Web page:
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Liberator Germaniae
Tuesday, February 27th, 2007, 02:54 PM
Mugabe faces hostile reception in Namibia

Brigitte Weidlich | Windhoek, Namibia

27 February 2007 12:02

Human rights groups in Namibia were on Tuesday preparing a hostile reception for Robert Mugabe at the start of a three-day state visit to Windhoek by the veteran Zimbabwean president.

Mugabe, who was due to arrive in Namibia on Tuesday evening, is to meet with Namibian counterpart Hifikepunye Pohamba and sign a number of bilateral agreements during the course of one of his rare forays outside Zimbabwe.

He will also tour a Windhoek diamond-cutting and -polishing plant before making a dash for the coast on Thursday, where he will visit a fish factory.

However, local activists are determined that Mugabe, isolated by the West over allegations of rights abuses and vote-rigging, will not be given a free ride during his visit to the normally tranquil Southern African nation.

"We will organise a peaceful demonstration outside the Zimbabwean High Commission on Wednesday morning," human rights activist Phil ya Nangoloh said.

"We will together with other civil organisations register our strongest disapproval of the outrageous human rights, humanitarian and political situation in Zimbabwe," he said.

Ya Nangoloh, who heads the National Society for Human Rights (NSHR), sent an open letter to Pohamba on Monday informing him of the demonstration.

"Mr president, I let you know about our solidarity with the oppressed people of Zimbabwe," the NSHR executive director wrote.

"Their oppressor is the Zimbabwean government under the leadership of President Robert Mugabe."

Mugabe (83) was a close ally of Nambia's former president, Sam Nujoma, with both men having led their countries since independence.

While relations with Pohamba, who became president in 2005, have been somewhat cooler, many within the ruling South West African People's Organisation (Swapo) still regard Mugabe as a liberation hero.

Swapo's youth wing has condemned the planned protest as symptomatic of the "reactionary and unpatriotic tendencies of Western-backed NGOs".

The "crime" Mugabe committed was to "embark on the long overdue land distribution from whites to indigenous African people", Elijah Ngurare, information secretary of the Swapo Youth League, said.

"As a result, the United States and European Union governments and Britain imposed racist sanctions on Zimbabwe," he said.

"Swapo Youth League is calling on all progressive forces in Namibia ... to render the necessary support to the people and the government of Zimbabwe, which is under hegemonic and racist sanctions."

Mugabe and his immediate coterie have been subject to sanctions from the EU since disputed elections in 2002. Relations with the West began to sour when Mugabe launched a controversial land-reform programme in 2000 which saw thousands of white-owned farms seized by the state.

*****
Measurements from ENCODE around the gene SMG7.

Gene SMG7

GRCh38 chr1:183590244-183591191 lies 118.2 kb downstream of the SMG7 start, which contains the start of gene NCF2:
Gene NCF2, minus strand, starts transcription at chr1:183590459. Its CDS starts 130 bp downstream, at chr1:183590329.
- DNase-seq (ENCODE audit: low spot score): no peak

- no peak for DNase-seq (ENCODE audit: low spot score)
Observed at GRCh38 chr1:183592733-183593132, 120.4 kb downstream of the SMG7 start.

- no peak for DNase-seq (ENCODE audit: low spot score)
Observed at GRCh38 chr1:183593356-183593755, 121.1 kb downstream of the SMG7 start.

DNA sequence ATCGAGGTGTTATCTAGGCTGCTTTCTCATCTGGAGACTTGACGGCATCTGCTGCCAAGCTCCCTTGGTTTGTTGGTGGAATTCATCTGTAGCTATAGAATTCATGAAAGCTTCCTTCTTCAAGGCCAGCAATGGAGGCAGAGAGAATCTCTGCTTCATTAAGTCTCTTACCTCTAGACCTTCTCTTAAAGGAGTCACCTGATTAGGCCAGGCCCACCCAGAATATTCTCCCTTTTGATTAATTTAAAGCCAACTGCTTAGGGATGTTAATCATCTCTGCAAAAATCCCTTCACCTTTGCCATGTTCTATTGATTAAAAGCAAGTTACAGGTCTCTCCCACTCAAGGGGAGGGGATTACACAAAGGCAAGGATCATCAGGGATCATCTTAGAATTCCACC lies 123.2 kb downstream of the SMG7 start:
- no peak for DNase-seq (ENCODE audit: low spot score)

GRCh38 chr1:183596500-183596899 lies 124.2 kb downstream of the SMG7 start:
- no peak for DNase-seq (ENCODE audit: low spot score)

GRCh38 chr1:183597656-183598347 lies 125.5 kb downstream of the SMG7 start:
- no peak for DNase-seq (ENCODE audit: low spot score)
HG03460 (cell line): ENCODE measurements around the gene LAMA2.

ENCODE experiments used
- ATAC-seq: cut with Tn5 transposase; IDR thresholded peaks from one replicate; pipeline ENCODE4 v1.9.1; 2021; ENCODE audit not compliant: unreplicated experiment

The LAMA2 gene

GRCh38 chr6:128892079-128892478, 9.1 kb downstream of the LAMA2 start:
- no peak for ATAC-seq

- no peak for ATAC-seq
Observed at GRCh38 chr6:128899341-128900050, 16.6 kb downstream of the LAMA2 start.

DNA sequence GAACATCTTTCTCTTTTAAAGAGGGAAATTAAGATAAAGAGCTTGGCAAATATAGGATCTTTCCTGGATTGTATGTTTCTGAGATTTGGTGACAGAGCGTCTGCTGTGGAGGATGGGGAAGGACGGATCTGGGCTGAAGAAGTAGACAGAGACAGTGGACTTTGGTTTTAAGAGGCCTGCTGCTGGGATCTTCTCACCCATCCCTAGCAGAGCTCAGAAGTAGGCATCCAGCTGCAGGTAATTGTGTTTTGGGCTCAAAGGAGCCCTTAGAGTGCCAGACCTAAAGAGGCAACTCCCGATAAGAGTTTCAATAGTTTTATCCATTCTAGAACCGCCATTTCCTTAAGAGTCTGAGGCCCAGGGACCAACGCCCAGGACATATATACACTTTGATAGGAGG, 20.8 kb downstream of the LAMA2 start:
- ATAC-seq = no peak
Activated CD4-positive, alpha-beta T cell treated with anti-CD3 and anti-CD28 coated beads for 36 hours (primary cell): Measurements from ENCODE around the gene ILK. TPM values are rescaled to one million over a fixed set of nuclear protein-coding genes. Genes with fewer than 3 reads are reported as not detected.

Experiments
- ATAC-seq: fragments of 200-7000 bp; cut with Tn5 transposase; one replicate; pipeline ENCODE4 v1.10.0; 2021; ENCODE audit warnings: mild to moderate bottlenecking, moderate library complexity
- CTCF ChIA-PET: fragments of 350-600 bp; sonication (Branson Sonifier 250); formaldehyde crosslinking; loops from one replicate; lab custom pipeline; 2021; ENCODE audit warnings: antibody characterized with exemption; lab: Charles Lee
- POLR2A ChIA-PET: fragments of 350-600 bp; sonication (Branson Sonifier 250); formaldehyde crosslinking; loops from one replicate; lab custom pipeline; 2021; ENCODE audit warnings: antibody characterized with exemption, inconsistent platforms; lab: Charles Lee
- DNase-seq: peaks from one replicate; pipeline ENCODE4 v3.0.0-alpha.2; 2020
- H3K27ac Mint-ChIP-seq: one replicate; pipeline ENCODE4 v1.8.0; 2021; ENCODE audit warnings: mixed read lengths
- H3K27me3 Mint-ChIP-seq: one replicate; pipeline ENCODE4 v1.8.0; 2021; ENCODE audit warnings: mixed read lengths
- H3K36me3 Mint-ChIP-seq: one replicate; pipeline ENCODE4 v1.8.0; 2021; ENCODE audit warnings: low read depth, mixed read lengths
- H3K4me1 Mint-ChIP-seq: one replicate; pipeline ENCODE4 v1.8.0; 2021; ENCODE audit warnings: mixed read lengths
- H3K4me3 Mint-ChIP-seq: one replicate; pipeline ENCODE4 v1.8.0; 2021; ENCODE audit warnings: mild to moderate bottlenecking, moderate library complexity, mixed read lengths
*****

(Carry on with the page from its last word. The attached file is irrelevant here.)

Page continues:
The Zimbabwean president, battling an inflation rate of nearly 1 600% and an unemployment rate of about 80%, has laid much of the blame for the economic crisis on the US and former colonial power Britain.

Warning
On the weekend, Mugabe lavishly celebrated his 83rd birthday with a warning to his opponents planning protests against a proposed extension to his rule.

"Misguided youth and, indeed, adults who believe in violence and vandalism should understand that no society can countenance these," Mugabe said in a written speech to supporters gathered in a stadium in the south-western city of Gweru.

"Appropriate measures will always be taken to maintain law and order. This is a message we also send to the sponsors and instigators of the opposition," he said.

Mugabe, Africa's oldest leader, turned 83 last Wednesday and was showered with praise and birthday wishes from his supporters, but faces mounting pressure to his regime over economic recession that has condemned most people in the former regional breadbasket to grinding poverty.

The party came just under a week after police used water cannons and tear gas to break up a rally planned by opposition leader Morgan Tsvangirai in the capital to launch a campaign against plans to extend Mugabe's term in office by another two years.

Police arrested scores of opposition activists, including three lawmakers, and later banned political rallies and processions in Harare, saying there were fears they could degenerate into widespread rioting.

But Tsvangirai has vowed to ignore the ban. -- Sapa-AFP



Source (http://www.mg.co.za/articlePage.aspx?articleid=300354&area=/breaking_news/breaking_news__africa/)

Liberator Germaniae
Wednesday, February 28th, 2007, 02:25 PM
Namibia rolls out red carpet for Mugabe

Brigitte Weidlich | Windhoek, Namibia

28 February 2007 07:20